Hello from our new DECR Committee Chair

Introducing Gursimran Oberoi, new Chair of the Association for Art History’s Doctoral and Early Career Research (DECR) committee.

The Association For Art History is delighted to announce, and welcome Gursimran Oberoi as the new Chair of the Doctoral and Early Career Researcher (DECR) committee and network. Gursimran is conducting an AHRC-TECHNE and NPIF funded Collaborative Doctoral Award with the University of Surrey and Watts Gallery – Artists’ Village. Her research project, entitled Global Watts: Allegories for All, provides a comprehensive assessment of the international importance and influence of British artist George Frederic Watts (1817-1904) from the nineteenth-century to present day. Gursimran specialises in the exhibition, circulation and reception histories of Watts’s allegories, analysing the significant impact his artworks played in activist communities. Before joining the DECR, Gursimran was previously the Assistant Director of the Centre for Victorian Studies at Royal Holloway, University of London where she co-convened a programme of events and the annual Victorian Studies Summer Colloquium focusing on Victorian radicalism and reform.

The DECR committee organises events and initiatives for doctoral and early career researchers engaged with arts, art history, visual culture and curating. These include the Professional Development Day (For PhD and ECRs), the annual two-day Summer Symposium (for late stage PhD students and ECRs), the New Voices conference (for MA and new PhD students) and the Art History Careers Day (for undergraduate and masters students). The committee also shortlists the Undergraduate and Postgraduate Dissertation Prizes and DECR Annual Conference Bursary scheme. Last year, the DECR piloted its Peer Mentoring Scheme offering further collegial support to those entering the discipline and industry of art history. The DECR committee is made up of 14 volunteer members who are based around the UK.

Gursimran said:

‘I am incredibly honoured and excited to be the incoming Chair of the DECR, especially at such a pivotal moment. Given the impacts of the coronavirus pandemic in most countries, I am pleased to announce that the DECR will be hosting our first ever digital and international conference to connect our audiences together at such a difficult time. This November, Global New Voices 2020 will celebrate the intersections of art, craft and industry which abound across the world. This conference explores the dynamism of the relationship between researchers and practitioners, giving equal opportunities for emerging international Masters and PhD researchers and artists to showcase their work through presentations and virtual artist’s studio visits.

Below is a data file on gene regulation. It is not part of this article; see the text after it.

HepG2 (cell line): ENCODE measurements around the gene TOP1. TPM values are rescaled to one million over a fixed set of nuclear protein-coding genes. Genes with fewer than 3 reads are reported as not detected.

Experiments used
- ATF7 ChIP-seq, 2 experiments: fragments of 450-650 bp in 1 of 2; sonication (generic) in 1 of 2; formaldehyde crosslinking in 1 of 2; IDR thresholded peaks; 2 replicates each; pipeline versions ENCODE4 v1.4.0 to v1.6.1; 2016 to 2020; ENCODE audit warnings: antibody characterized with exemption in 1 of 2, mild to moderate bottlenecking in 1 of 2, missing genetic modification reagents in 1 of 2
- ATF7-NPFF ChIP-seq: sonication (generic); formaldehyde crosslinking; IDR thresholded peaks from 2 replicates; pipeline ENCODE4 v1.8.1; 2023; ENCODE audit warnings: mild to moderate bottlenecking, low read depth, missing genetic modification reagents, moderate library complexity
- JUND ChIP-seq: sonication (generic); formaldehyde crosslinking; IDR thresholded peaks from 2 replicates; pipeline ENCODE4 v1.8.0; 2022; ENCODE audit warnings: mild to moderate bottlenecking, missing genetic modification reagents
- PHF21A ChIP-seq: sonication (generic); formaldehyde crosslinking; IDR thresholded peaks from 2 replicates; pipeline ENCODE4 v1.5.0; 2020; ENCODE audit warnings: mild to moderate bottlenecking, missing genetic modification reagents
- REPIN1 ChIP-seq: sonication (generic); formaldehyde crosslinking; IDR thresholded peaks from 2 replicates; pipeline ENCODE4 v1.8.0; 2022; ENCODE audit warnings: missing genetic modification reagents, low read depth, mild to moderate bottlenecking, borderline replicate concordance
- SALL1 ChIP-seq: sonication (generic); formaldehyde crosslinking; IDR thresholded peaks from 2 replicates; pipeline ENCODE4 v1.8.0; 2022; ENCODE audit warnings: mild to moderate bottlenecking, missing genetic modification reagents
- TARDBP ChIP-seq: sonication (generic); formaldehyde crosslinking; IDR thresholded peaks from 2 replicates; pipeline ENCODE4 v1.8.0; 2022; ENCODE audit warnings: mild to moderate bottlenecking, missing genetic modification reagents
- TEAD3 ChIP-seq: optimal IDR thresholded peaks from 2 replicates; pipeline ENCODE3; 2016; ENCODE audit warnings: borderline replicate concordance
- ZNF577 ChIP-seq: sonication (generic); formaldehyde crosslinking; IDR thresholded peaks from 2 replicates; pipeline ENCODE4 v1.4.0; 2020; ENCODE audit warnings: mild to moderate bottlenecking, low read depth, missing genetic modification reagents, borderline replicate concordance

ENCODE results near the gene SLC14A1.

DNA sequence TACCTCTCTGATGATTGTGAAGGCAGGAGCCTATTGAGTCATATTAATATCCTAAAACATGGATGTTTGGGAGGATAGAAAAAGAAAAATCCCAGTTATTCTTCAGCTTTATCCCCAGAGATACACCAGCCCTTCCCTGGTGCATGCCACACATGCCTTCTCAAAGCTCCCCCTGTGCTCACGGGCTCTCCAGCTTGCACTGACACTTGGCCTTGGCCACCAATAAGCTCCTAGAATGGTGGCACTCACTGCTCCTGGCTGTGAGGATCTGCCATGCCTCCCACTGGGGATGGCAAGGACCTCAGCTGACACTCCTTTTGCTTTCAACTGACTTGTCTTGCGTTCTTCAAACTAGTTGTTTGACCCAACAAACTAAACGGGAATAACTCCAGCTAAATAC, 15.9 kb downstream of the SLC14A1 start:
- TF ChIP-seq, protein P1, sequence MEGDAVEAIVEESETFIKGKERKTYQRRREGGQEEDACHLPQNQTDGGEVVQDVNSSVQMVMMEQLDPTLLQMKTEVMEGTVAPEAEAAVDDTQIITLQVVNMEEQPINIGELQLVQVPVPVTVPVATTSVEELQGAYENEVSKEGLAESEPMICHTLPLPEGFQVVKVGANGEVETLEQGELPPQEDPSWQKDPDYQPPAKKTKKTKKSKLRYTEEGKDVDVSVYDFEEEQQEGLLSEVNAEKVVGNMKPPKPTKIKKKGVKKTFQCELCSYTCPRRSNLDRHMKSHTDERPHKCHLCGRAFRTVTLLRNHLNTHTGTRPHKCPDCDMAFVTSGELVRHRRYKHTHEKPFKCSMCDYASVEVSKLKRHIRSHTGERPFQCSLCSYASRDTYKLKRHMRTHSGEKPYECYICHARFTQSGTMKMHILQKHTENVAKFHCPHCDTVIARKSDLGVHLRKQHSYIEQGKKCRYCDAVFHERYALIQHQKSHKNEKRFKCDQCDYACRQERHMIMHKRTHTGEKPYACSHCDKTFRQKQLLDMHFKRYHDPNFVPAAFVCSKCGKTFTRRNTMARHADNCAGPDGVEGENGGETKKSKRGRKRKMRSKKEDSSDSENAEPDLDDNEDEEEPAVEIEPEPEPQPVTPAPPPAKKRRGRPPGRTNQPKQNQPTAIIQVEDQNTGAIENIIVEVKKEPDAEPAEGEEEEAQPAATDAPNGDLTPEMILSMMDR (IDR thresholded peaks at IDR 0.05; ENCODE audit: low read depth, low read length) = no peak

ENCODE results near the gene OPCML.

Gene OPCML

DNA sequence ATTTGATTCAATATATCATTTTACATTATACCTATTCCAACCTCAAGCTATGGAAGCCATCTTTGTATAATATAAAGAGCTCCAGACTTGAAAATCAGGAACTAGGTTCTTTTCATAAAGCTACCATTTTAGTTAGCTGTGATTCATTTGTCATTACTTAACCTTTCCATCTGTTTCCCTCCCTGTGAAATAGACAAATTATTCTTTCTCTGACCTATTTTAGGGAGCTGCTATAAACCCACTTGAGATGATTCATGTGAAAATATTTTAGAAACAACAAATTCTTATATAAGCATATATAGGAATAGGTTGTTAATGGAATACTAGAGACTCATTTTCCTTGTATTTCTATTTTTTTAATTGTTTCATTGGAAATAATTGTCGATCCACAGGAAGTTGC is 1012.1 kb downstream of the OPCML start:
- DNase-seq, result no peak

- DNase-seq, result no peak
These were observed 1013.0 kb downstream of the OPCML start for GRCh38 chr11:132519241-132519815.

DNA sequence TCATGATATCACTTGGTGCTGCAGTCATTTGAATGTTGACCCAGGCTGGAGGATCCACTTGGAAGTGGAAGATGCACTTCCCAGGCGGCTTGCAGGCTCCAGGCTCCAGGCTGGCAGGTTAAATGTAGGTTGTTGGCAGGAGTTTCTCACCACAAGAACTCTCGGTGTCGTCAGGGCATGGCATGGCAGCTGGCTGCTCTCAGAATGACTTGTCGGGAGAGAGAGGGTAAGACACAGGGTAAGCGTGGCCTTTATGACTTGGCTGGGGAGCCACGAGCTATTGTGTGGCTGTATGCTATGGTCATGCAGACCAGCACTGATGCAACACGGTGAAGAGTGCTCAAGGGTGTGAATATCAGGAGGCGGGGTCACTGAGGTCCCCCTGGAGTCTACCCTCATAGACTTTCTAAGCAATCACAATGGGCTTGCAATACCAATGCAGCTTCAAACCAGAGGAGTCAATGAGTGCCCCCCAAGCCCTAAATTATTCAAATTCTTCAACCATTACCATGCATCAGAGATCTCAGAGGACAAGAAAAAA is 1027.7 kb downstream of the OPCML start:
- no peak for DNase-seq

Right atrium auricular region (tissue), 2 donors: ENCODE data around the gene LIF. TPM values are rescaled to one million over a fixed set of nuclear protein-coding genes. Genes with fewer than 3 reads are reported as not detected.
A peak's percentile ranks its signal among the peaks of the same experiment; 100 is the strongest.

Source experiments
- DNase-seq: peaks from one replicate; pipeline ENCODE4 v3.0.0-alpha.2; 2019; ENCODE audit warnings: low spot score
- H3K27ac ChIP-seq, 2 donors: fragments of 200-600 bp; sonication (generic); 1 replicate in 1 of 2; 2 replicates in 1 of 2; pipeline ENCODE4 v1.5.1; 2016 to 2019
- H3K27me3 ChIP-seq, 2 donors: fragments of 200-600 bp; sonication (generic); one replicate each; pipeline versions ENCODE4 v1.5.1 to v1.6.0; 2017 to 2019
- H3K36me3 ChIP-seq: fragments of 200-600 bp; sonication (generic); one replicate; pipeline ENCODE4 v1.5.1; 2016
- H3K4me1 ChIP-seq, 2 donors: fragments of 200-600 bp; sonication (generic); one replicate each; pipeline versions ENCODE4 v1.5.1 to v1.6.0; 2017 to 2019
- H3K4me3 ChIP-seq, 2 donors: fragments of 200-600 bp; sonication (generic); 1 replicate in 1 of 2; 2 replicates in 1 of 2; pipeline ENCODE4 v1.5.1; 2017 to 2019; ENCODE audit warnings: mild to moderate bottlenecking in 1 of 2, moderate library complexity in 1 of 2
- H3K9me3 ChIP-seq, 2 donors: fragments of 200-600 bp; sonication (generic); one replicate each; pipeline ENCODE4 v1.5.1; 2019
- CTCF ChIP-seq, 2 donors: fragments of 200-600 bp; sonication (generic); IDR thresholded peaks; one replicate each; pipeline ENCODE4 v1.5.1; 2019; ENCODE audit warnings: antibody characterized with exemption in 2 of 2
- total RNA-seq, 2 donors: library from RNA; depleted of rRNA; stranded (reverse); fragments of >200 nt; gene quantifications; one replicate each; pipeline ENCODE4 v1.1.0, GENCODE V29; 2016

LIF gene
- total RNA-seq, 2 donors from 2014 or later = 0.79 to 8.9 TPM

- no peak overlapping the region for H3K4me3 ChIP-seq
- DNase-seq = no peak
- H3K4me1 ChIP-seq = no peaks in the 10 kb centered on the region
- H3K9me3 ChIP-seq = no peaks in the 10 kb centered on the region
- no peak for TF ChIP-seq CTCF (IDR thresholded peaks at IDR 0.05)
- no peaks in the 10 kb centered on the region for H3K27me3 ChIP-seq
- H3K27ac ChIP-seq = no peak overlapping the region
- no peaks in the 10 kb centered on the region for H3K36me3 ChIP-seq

I very much look forward to working with the rest of the DECR board and the Association to maintain and grow our activities. As DECR Chair, I look to diversify this engagement to include emerging and interdisciplinary approaches to art history. The Association has already done a lot to address the ‘Global South’ as part of its strategy from 2019. With the DECR, I plan to extend our initiative to encourage and nurture these discussions amongst the network. As a transnational art historian myself, I greatly appreciate how these overlaps and intersections really form the basis of our discipline. I look to extend the DECR’s platform to support and develop these approaches.’

If you have any suggestions or comments about what the DECR might cover in future events then please email Gursimran at decr@forarthistory.org.uk.


Each month we produce a free INSIGHT newsletter that brings together articles of interest and opinions from the world of art history and visual culture. If you you would like to sign-up to receive these free monthly newsletters click here.

These are our 2019 INSIGHTS.

We started the year with a selection of articles that made you think and see differently, including ‘Africa’s Medieval Art History’.

Selected articles in this issue reflected that it was LGBTQ history month, including ‘An Anthology of Queer Art Theory’.

Articles chosen for this joint issues reflected that March was Women’s History Month, and that in April our Annual Conference included keynote lectures by leading women art historians, Claire Bishop and Marcia Pointon.

In May we re-shared some of our most popular Spring social media posts, including ‘A Secret Feminist History’ and why ‘Decolonising and Diversifying are Different’.

In June we celebrated LGBTQ Pride month with a range of selected articles including ‘Stonewall’s Impact on Art & Art History’.

In July we considered the role of the museum, including articles that prompted thought around ‘Should Museums Bow to Repatriation Pressure’ and ‘Why and How we Should Decolonise Museums’.

We selected a number of longer reads, including Siri Hustvedt on ‘What is Art? And Other Questions’.

September means ‘back to school’, so this month we compiled articles about teaching and learning, including the brilliant ‘Teaching a more Ethical Art History: An Undergraduate Perspective’.

Brexit dominated October in the UK. In this newsletter we brought together articles that considered who and what shapes the space we live in through maps, borders and cartography.

Art, Architecture and Nature was the focus for this month, which coincided with the theme of our ‘Ways of Seeing’ conference.

This bumper issue includes some of our most popular social media posts of 2019. Including ‘Forgotten Women | The Artists’, ‘The Myth of Britain’s Empire’ and ‘Unicorns’.